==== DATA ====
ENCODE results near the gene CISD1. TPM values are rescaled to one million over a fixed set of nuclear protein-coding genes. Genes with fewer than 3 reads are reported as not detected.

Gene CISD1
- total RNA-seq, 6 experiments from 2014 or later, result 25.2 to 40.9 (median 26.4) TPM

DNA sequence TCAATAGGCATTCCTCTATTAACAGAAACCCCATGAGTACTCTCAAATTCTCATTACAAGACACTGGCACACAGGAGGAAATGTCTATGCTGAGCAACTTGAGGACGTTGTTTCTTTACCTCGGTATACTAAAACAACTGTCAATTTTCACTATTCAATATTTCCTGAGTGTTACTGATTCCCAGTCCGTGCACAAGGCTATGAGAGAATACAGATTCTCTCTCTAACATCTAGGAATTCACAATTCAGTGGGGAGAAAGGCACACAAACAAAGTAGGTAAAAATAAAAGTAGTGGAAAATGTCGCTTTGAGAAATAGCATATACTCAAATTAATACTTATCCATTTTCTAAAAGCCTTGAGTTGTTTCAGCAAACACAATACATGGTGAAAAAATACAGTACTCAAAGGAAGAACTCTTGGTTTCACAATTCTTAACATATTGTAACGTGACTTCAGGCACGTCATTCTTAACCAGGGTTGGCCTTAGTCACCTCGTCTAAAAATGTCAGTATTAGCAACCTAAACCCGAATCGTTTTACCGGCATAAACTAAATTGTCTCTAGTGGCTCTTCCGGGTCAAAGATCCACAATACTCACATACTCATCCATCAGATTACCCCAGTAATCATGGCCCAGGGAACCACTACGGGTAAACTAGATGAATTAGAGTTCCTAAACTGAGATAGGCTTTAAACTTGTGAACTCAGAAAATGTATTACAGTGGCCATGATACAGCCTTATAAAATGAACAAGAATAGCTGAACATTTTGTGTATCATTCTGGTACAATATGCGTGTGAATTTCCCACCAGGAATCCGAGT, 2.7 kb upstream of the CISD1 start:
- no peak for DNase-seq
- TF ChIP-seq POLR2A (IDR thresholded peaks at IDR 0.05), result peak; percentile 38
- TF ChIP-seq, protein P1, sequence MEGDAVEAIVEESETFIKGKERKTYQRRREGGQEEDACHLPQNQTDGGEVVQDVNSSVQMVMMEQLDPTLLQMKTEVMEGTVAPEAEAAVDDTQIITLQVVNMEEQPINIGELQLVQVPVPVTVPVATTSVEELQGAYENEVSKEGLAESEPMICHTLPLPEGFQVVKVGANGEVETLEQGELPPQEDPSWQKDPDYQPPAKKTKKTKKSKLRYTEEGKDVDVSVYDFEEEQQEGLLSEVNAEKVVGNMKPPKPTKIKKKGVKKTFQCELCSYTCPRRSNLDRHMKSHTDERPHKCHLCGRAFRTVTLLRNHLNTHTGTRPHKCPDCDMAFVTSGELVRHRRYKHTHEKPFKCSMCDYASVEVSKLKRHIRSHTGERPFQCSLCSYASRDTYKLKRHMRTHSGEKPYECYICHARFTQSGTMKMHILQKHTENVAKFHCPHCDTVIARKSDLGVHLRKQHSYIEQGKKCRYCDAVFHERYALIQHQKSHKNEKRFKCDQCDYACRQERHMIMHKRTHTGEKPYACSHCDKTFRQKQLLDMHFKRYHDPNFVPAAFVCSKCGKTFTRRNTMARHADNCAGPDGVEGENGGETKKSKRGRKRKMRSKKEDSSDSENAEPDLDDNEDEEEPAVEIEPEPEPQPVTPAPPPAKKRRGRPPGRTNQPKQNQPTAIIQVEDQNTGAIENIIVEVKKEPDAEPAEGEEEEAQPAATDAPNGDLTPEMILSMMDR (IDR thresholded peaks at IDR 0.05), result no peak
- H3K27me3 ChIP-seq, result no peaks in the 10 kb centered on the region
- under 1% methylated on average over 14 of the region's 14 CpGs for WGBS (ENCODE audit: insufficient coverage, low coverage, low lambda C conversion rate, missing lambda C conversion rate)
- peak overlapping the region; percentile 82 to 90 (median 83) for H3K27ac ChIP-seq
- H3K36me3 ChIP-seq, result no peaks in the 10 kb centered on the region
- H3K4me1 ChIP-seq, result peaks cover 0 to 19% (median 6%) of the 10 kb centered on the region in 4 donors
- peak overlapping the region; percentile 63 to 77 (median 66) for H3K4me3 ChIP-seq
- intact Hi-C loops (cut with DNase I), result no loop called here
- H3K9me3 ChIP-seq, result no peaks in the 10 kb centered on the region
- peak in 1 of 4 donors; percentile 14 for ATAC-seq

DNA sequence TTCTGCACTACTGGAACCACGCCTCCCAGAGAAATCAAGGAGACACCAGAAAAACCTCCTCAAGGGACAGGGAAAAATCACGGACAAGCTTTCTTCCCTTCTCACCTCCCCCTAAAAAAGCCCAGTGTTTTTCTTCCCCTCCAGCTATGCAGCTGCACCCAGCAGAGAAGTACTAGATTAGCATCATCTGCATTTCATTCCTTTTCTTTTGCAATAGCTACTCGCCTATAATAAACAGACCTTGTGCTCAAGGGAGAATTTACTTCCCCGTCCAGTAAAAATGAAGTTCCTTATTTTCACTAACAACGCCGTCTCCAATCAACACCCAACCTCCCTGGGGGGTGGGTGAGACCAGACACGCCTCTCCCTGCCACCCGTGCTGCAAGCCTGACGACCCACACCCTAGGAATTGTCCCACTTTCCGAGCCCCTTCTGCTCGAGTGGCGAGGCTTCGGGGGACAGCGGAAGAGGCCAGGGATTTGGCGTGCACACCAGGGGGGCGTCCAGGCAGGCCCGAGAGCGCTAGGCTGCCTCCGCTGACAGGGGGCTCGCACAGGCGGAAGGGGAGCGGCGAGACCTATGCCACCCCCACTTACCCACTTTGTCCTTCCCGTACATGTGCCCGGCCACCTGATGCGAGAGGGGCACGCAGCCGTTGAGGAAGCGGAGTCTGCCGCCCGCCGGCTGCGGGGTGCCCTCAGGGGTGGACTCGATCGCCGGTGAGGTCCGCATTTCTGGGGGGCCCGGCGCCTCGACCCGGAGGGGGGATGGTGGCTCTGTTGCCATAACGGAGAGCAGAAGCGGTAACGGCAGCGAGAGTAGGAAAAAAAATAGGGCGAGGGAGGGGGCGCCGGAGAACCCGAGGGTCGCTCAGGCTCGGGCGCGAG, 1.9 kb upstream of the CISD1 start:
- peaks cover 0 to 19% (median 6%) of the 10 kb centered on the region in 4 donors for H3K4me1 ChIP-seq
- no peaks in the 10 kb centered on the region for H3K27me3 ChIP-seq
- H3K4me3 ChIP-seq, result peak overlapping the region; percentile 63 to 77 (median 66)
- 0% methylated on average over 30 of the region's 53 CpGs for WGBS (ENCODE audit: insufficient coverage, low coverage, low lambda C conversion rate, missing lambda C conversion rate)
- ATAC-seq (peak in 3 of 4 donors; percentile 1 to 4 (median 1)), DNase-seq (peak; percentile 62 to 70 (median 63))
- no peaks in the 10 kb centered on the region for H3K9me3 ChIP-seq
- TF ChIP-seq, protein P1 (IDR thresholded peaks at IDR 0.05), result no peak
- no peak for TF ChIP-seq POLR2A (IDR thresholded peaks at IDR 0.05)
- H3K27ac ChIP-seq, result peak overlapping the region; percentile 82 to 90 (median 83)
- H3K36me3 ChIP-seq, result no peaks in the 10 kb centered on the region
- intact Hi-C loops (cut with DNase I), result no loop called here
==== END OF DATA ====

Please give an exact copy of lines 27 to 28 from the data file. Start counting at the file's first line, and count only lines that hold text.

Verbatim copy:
- H3K36me3 ChIP-seq, result no peaks in the 10 kb centered on the region
- intact Hi-C loops (cut with DNase I), result no loop called here